We've avoided war with the Christians for now - at this point they are experiencing the early stages of the reformation (something we will discuss in later updates - especially how it pertains to Poland's Christians) so have their only problems. But their increasing power and new religious zeal will surely make them look differently at this great Asiatic blob on their frontier :eek:

I'd really wish we just establish Israel as a supreme dominion over all Africa and the Middle East. Speaking of which, wonder if we can bypass the Christian States entirely and build our empire in unconquered states?

Well, if these wars against the Arabs go well enough there will be plenty opportunities to try to bring those ambitions to life!

As a Tsardom I actually get a mechanic called Siberian Frontiers that allows for rapid expansion into uncolonised land so long as it is contiguous to my capital. Its designed for use in Siberia (obvs) but is flexible.

Tzar, eh? Quite a rise from the decades past. This tolerance though, can it last?

Its been quite the turnaround after a 100-year civil war! The humanist regime hold for now - but there are surely many who despise it. Those voices are likely to grow louder as minority rebels join forces with an invading foreign power :eek:
 
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DensleyBlair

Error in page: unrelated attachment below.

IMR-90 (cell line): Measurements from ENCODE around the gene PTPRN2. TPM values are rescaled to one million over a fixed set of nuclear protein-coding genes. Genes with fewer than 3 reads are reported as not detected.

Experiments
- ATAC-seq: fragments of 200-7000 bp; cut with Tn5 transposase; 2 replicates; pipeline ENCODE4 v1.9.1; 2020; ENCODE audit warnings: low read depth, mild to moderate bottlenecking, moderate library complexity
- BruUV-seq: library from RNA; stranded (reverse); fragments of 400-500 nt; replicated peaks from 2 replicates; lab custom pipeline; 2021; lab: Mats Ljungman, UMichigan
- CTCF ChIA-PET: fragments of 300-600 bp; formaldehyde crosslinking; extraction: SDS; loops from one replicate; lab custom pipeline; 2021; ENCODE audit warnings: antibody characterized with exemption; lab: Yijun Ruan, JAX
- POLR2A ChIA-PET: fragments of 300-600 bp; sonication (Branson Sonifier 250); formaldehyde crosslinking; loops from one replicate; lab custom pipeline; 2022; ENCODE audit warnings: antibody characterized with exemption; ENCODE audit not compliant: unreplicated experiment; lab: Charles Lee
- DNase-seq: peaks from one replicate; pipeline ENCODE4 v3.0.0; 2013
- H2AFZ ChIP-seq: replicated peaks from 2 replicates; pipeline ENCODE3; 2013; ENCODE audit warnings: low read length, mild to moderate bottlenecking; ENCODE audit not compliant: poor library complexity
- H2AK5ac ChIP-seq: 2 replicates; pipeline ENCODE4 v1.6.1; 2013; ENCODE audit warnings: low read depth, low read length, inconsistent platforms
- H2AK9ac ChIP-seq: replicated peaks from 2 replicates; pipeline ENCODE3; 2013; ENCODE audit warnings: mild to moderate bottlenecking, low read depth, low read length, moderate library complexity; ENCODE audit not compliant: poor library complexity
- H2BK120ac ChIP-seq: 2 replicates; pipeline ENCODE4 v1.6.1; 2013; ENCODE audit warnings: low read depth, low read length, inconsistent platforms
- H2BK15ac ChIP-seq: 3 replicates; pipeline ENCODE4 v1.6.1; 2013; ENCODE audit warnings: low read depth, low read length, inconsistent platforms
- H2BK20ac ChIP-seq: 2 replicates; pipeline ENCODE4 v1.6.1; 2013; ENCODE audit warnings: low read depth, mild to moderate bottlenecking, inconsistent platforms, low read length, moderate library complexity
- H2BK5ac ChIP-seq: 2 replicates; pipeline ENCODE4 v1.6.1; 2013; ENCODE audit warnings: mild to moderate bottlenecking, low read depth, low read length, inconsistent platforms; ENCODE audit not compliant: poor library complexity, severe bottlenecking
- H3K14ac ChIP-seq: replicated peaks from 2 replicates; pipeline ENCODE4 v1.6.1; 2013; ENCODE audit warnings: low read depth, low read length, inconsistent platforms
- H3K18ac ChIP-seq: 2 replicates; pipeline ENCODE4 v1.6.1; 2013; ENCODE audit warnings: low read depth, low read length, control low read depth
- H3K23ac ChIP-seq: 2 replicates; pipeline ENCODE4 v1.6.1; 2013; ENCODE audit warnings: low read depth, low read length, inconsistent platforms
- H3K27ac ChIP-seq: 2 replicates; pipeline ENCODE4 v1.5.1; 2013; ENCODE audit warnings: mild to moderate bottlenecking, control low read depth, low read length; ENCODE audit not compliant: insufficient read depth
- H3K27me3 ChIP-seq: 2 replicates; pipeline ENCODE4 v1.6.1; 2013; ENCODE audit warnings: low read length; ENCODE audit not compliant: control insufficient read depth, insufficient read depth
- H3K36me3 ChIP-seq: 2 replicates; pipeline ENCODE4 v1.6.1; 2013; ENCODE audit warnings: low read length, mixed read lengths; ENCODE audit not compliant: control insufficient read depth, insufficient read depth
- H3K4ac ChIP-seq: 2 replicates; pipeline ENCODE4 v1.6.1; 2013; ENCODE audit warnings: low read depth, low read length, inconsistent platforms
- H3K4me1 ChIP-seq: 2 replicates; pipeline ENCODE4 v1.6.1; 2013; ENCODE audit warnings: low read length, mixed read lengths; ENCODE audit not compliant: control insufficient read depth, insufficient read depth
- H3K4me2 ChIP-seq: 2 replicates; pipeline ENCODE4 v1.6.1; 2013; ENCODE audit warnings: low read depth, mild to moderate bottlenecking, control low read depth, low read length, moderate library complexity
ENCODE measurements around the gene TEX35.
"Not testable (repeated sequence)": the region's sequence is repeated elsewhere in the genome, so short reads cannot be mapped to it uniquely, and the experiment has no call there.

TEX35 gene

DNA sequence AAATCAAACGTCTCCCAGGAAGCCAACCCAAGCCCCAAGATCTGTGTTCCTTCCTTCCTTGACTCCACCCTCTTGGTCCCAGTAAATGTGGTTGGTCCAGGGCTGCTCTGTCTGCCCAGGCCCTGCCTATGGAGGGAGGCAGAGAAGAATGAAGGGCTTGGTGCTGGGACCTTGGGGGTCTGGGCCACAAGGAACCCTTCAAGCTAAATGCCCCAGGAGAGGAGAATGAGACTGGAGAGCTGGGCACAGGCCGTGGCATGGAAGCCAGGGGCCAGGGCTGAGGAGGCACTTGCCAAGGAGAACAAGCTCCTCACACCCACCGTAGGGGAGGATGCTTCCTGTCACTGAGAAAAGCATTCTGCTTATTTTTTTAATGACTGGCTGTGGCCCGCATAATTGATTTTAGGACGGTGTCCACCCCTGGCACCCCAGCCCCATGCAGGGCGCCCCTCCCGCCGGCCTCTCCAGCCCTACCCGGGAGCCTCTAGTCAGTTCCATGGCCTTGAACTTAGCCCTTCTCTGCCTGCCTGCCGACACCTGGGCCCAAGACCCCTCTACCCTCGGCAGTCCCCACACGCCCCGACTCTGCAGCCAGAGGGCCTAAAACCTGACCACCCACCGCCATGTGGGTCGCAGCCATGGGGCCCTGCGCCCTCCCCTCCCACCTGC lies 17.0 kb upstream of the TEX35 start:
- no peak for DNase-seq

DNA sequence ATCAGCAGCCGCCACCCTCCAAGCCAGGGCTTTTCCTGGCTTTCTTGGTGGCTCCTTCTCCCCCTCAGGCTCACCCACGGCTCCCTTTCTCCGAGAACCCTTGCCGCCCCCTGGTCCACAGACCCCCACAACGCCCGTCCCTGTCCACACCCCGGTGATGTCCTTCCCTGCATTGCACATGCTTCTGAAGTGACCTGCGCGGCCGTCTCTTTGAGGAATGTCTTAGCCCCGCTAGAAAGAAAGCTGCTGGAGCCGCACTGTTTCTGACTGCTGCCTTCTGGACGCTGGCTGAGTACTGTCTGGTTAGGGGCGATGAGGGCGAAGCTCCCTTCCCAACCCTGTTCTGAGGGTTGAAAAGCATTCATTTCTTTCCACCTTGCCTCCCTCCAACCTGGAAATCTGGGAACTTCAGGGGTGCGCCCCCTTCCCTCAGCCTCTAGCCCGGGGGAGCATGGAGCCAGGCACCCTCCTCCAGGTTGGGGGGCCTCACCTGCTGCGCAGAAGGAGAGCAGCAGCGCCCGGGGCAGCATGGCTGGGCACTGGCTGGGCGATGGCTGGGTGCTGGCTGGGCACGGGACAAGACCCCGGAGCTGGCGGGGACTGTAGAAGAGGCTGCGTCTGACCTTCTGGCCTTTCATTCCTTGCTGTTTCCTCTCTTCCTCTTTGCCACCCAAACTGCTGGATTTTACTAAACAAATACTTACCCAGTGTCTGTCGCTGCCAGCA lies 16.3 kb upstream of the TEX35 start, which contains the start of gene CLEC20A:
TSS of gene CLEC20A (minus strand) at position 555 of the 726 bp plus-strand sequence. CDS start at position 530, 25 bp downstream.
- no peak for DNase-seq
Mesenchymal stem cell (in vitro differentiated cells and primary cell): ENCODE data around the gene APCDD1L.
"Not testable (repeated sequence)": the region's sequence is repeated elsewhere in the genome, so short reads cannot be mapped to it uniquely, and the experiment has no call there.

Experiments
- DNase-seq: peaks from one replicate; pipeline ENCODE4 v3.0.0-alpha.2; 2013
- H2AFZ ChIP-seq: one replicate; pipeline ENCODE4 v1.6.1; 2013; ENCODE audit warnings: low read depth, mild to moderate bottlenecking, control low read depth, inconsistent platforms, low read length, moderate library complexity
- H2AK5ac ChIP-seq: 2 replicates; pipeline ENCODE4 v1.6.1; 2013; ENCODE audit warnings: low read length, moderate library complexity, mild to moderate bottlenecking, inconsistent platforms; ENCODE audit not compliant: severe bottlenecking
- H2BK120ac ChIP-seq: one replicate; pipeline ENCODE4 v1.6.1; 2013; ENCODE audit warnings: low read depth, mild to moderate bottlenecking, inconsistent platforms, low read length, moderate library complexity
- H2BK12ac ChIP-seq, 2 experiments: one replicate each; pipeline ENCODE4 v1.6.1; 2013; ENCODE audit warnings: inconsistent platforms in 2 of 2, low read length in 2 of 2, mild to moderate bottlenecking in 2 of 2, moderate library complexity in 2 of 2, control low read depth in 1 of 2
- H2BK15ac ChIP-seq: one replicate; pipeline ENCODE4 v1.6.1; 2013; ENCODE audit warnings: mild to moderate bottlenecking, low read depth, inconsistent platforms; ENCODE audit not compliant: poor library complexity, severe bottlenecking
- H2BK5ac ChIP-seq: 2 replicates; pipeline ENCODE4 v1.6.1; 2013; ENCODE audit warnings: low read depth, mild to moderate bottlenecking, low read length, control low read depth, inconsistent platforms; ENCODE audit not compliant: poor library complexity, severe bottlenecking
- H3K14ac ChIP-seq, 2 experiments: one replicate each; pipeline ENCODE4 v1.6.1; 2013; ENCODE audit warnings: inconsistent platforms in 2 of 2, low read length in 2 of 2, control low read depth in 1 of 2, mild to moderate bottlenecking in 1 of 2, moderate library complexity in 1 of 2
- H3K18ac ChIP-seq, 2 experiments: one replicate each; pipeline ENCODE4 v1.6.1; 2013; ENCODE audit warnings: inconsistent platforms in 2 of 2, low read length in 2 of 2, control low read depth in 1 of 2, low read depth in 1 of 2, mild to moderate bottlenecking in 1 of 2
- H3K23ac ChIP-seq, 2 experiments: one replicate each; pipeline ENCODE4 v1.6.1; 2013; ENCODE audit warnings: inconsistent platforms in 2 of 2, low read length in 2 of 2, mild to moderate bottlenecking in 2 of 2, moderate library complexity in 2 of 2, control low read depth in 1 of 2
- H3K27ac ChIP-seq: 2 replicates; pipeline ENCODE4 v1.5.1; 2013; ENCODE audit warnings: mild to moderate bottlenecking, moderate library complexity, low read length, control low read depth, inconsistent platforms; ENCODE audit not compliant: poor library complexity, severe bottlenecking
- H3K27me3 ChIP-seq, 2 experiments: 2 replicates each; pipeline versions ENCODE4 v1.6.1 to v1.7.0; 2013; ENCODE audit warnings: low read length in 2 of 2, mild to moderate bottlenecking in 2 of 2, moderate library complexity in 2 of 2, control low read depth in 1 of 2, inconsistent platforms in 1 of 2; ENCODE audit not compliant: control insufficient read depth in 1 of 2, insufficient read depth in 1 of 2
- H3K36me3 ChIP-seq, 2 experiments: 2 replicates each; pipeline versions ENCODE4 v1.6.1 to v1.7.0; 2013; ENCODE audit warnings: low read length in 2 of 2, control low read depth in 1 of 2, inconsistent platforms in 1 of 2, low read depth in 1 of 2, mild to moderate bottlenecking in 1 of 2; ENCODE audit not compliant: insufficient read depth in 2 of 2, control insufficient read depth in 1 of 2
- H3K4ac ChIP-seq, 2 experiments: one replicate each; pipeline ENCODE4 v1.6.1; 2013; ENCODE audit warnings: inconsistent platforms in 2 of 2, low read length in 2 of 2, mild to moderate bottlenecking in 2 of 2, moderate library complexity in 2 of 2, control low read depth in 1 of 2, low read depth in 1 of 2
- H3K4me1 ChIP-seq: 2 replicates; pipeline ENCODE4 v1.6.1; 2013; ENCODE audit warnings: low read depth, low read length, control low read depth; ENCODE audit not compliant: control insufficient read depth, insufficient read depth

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Wow, a Seventy Year War is quite the promise for the next few updates. Thankfully Poland has had some time of peace, at least. This coming century feels like it will be pivotal for sure.

Cool seeing the emergence of the Olegites and a return to some internal pluralism, as well. I did enjoy the details about how exactly Judaism has been influenced by the other religions. The idea of King David having a holy day on December 25 is quite a neat one, and probably about as reasonable as re-presenting Chanukah as "Jewish Christmas". I wonder how the two festivals would interrelate.
 
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Ebanu8

Emperor of Axum
Nov 29, 2017
136
8
Nice interpretation of conversion throughout Poland. I feel this is far more effective than the Orthodox way of doing so - invites a lot of resentment, I might add. Are we going to take Asia Minor, if possible? Or are we going to turn our attention towards the Crusade States after this?